They call it “the storm.” I think words like ‘hurricane” and “Katrina” have too many syllables and take too long to say. So, in the shorthand that develops from these events, the residents of Pearlington, Mississippi simply call it “the storm.”
The storm hit Pearlington directly. The damage in New Orleans was caused by the flooding after the levees broke. Some other parts of Louisiana had homes that were flooded by overflowing bayous. But the town of Pearlington has a clear claim to the wrath a category-five hurricane can bring.
Homes were literally washed away. Shirley Thompson’s house was washed a block away. Her husband, Hezekiah, lost all his mechanics tools including his air compressors. The store where Shirley worked was washed away. The storm took not only their house but their jobs. Jean "Dallas" Trammel found herself hanging to a tree for eight and a half hours surrounded by 20 feet of water until the water receded. “We just came down the tree as the water went down.”
Michael Hanley showed us his pond behind his house where he and his son used to fish for catfish. The storm drove up the Pearl River seven miles from the coast line and brought the ocean to his pond. Thirteen feet of water surrounded and entered his two-story house. The saltwater killed his catfish but “for three months we were catching crabs in that pond.” The ocean had traded him crabs for catfish.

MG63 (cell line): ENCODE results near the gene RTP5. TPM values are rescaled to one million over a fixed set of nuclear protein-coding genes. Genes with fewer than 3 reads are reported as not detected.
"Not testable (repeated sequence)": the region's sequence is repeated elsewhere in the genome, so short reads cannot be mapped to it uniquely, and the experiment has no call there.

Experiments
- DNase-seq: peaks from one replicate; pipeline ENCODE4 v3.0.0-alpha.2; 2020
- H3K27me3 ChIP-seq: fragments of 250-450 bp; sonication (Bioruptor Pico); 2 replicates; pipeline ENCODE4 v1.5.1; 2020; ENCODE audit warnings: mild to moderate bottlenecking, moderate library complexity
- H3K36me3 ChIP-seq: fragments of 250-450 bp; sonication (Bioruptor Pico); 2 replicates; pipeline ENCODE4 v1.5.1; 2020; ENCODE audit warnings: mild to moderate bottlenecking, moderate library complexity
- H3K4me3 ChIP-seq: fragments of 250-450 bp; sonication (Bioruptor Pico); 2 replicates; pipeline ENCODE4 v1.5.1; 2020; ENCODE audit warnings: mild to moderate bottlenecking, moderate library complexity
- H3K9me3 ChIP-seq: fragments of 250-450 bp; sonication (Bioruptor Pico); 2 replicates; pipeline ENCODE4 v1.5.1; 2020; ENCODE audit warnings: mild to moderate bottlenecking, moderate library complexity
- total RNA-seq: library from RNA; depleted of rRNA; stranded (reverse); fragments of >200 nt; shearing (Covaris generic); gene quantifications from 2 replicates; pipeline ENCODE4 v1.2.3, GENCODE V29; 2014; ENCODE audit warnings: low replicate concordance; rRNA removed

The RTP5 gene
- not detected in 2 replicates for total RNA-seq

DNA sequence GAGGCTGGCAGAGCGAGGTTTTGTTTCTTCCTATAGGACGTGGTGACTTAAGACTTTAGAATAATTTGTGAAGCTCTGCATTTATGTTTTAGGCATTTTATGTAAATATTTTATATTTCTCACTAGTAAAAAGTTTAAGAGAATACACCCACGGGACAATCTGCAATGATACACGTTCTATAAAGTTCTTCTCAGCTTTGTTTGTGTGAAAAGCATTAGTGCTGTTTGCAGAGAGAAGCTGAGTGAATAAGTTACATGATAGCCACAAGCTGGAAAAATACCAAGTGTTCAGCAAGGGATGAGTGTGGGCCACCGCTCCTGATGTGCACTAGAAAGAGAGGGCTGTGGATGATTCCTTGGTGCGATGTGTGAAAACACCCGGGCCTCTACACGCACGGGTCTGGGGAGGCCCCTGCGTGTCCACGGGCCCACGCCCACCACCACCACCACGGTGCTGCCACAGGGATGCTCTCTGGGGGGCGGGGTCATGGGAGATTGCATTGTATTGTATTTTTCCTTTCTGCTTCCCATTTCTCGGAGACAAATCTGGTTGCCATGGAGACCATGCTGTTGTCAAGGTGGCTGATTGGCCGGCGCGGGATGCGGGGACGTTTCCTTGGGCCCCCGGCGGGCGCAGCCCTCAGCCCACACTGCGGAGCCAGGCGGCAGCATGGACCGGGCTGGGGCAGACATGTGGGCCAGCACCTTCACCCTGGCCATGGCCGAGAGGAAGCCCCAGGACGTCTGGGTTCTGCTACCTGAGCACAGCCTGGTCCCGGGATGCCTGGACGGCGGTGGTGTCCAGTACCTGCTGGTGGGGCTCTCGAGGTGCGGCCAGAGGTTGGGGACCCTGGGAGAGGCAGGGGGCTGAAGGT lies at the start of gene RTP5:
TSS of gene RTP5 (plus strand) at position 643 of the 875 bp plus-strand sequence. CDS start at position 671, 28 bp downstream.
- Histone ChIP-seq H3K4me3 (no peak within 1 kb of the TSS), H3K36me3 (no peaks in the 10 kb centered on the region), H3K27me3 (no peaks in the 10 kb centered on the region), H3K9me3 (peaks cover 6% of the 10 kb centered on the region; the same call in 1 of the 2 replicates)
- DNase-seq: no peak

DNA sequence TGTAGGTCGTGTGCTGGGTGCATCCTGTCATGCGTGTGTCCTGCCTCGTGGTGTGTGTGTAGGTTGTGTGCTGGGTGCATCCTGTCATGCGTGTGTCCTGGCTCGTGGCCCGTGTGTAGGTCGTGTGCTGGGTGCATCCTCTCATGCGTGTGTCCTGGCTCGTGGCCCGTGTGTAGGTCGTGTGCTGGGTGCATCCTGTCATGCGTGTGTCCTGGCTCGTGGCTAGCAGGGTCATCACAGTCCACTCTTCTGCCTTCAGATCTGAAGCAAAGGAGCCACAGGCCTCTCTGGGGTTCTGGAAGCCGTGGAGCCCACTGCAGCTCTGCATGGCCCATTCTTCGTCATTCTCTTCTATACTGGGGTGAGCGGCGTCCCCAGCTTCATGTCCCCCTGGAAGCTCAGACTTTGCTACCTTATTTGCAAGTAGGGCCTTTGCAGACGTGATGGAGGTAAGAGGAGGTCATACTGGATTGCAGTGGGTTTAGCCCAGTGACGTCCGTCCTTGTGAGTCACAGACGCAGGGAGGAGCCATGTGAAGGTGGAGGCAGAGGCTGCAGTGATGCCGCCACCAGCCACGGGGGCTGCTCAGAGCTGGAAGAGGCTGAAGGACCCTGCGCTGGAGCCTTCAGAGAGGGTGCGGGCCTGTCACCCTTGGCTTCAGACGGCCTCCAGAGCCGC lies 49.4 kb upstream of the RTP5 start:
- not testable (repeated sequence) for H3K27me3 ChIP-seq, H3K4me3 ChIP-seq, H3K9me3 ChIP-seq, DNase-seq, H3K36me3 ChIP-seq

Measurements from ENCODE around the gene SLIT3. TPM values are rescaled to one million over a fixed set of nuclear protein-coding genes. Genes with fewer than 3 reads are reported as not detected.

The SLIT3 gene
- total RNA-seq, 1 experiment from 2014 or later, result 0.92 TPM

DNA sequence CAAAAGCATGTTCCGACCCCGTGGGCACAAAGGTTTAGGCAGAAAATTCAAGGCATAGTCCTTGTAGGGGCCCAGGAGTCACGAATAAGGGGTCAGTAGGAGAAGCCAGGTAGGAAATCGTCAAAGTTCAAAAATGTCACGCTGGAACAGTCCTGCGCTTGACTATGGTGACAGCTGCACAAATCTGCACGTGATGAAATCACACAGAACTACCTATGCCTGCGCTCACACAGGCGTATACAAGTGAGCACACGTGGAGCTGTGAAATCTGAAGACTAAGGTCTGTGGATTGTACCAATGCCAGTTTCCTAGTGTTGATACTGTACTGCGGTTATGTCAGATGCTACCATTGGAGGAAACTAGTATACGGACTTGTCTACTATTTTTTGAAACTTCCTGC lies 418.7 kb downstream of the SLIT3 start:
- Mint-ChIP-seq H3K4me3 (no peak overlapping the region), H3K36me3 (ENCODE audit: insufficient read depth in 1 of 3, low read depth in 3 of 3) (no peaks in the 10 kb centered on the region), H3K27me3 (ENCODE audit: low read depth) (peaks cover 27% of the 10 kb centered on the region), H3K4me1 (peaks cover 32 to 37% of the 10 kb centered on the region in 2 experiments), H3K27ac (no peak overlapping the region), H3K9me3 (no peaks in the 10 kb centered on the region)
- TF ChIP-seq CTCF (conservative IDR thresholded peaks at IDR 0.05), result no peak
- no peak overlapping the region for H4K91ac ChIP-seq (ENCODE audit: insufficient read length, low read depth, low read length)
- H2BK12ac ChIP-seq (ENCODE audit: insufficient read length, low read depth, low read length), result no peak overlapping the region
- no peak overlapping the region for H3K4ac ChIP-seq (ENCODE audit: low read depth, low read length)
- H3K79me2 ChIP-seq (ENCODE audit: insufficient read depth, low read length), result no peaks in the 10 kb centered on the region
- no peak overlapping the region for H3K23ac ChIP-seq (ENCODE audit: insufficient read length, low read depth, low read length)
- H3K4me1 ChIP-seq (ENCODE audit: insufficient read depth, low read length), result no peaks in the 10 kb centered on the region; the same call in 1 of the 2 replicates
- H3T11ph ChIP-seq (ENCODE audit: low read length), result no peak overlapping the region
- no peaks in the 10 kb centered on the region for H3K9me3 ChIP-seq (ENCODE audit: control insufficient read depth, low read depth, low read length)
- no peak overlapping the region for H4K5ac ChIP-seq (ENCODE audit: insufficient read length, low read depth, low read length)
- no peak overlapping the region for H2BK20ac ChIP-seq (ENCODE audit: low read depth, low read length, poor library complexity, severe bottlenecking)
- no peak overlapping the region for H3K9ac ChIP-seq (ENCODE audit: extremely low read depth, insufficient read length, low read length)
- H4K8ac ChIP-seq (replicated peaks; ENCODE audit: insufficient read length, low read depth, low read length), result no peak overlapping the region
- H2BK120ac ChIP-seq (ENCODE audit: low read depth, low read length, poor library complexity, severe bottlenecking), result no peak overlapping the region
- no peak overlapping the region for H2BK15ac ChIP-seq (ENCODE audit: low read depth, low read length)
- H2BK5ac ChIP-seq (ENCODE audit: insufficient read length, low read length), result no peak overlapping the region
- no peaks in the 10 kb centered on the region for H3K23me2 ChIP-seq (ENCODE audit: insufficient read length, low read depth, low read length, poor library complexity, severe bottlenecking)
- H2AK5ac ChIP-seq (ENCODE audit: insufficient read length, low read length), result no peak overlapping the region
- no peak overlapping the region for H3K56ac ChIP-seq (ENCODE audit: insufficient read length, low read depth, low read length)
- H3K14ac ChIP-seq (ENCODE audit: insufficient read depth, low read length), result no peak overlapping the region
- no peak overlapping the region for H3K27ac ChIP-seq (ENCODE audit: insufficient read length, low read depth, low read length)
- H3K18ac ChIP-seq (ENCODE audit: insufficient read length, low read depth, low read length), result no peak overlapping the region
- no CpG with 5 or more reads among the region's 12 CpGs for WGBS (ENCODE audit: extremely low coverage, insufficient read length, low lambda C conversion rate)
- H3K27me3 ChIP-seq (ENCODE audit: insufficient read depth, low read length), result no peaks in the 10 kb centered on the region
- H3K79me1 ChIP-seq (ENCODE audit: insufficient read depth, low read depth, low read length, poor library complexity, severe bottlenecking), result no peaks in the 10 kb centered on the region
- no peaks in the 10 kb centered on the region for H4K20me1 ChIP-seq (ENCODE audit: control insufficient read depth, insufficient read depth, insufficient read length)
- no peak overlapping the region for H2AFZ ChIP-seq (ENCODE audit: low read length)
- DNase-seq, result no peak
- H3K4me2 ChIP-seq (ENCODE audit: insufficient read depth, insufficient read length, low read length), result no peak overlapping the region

We had heard on our last trip with Presbyterian Disaster Assistance that the medical community was seeing heart attacks in people with no known history of heart problems. This is a mystery assumed to be caused by the stress brought by the storm. While we were in Pearlington we got word that a 24-year-old man in the town had dropped dead of a heart attack. There was no money for a funeral. When we ate lunch the next day at the Baptist church the pastor told the community they would take up a collection “so we can get this boy buried.”
It’s hard to know where to start in describing the week. The work is not as organized as most volunteers would like but we saw first hand that this was about the only way it could be done. There are so many faith-based and non-profit agencies helping because all the other avenues of funding are overwhelmed. The best and fastest way to get your house rebuilt is by a patchwork collection of volunteer help and assorted grants and donations.
The homeowner we grew to know best is Shirley Thompson. Her 87-year old mother lives down the street. Both of their homes were washed off the foundations and carried away. Shirley had insurance but it paid only a fraction of what it will cost to rebuild her house. The money was enough to build only a shell of a house on her land. She had walls and a roof with shingles and had come to the end of the money. She was walking on nothing more than faith with the rest. While we were helping carry in sheetrock for her walls, the word came that somebody had found grant money that would pay for her plumbing. She takes each day on faith that God will provide the siding and electrical wiring and volunteers to install it.
There’s so much to tell. I will post this and continue writing. See you next Wednesday.